Har insaan ke sunehri din hotay hain (everyone has their golden days) and for me they were when I started my career,” are the first words Mahmood Parekh, Chief Executive, MCM, says to me before I have even asked him anything. He is fully prepped for our interview, dressed in a black suit and white shirt, notes in hand and eager to talk about his 50 plus year journey in medical and consumer marketing.
Before we delve into his illustrious career history, a small tea is laid out before us, complete with a variety of patties and bakery biscuits. His demeanour can be best described as the right amount of warmth and professionalism, as he casually encourages me at different times during the interview to have more savouries and tea. I suspect he is Punjabi because when one Punjabi meets another, there is an automatic, informal vibe that takes over, but my suspicions are proved wrong as I am later informed that he comes from a Memon family.
After discussing the negative effects of the ongoing construction near MCM’s office and the horrid summer heat that awaits us, I discover that Parekh’s interest in advertising formed while he was in grade 12 and helping his grandfather win a local election.
“My grandfather wanted ideas for an electoral symbol and I thought of a horse (we were fond of horse riding in those days). The area from where he was contesting was massive and his campaign’s budget was limited, so I suggested distributing colour pencils and paper to the children and people in the area and whoever created the best horse would be given a prize and their drawing selected as the electoral symbol.” The idea turned out to be so popular that his grandfather garnered 80% of the area’s votes and Parekh meanwhile became more absorbed by the art of advertising and marketing.
After graduating with a BA in Arts from Islamia College, he went to the US and enrolled in marketing and advertising courses at the University of Michigan at Ann Arbor. He was so impressed by the institution that he decided then and there that this was where he would send his children to study (which they did). He seems like one of those fathers who encourage their children to do their best, while respecting their personal choices and boundaries. This is true, as he says he is a proud father of three (two sons and a daughter), all of whom have different mindsets and ambitions. He continues speaking fondly of his children, as well as his daughter-in-law, telling me in detail about what each of them studied, went on to pursue and how impressed he is by them.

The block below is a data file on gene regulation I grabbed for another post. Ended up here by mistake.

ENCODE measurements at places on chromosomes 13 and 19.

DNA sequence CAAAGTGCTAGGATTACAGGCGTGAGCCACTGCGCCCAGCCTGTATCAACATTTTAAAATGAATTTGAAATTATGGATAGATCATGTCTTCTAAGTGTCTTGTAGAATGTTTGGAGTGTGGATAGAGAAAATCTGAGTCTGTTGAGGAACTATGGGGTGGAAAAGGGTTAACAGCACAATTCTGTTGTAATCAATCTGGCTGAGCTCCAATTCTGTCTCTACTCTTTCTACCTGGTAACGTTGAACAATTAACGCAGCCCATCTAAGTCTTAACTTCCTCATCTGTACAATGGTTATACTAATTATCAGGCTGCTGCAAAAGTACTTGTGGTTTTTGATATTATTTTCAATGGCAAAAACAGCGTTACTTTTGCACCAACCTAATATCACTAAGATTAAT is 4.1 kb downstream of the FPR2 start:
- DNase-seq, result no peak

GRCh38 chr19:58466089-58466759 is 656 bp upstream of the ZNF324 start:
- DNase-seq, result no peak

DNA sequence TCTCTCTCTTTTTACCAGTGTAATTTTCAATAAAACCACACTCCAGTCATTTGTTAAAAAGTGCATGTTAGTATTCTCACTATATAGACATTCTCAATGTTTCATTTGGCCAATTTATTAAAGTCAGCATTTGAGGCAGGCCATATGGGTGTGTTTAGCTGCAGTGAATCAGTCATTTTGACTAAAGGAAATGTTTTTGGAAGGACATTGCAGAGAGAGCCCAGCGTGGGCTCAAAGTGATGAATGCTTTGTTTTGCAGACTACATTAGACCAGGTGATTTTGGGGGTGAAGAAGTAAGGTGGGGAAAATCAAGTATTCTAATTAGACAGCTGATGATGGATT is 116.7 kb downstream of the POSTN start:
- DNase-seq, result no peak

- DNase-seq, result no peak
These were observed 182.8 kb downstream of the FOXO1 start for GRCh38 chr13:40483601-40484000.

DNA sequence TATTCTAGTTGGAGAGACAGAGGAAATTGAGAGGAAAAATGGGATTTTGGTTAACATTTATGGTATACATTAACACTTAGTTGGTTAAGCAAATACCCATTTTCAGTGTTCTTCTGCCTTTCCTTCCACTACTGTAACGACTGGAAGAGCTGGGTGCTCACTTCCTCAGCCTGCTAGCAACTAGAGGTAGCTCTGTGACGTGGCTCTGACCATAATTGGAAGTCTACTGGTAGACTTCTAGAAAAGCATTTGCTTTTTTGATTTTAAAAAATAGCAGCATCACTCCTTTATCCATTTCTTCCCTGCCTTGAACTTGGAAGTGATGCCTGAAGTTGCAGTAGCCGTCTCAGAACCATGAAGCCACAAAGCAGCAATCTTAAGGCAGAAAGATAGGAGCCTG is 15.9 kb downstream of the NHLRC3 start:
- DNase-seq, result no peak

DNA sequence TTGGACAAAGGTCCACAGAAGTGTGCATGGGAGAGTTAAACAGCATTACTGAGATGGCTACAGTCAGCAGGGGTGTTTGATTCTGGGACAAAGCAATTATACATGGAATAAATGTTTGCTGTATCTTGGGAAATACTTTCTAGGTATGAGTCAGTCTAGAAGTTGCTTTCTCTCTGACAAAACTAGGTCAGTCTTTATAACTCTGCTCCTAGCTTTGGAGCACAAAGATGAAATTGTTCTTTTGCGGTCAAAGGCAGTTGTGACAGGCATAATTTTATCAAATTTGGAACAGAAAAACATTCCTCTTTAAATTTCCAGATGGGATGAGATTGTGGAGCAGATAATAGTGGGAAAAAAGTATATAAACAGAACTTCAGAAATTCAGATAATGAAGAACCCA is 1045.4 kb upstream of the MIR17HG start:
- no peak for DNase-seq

“My wife’s and my aim was to raise the children to be responsible and hardworking citizens of the world. When they first went to study abroad, we feared, as every parent does, about their safety and ke bigar na jayen. But they turned out to be pakkay Pakistani and pakkay Memon… apni rah se nahin hatay. Wherever they have gone they have performed at their best.”
As for Parekh himself, he started working at Polycon Advertising in 1962 and later joined Asiatic Advertising. Eventually, in 1970, he joined forces with friends to set up his own ad agency, Medical and Consumer Marketing Services (MCM). “We kept the name MCM because while I was in the US, I observed that advertising agencies catered to two segments: medical and consumer, and that the revenue from medical advertising was almost double that of consumer advertising. We thought, why not start something similar in Pakistan?”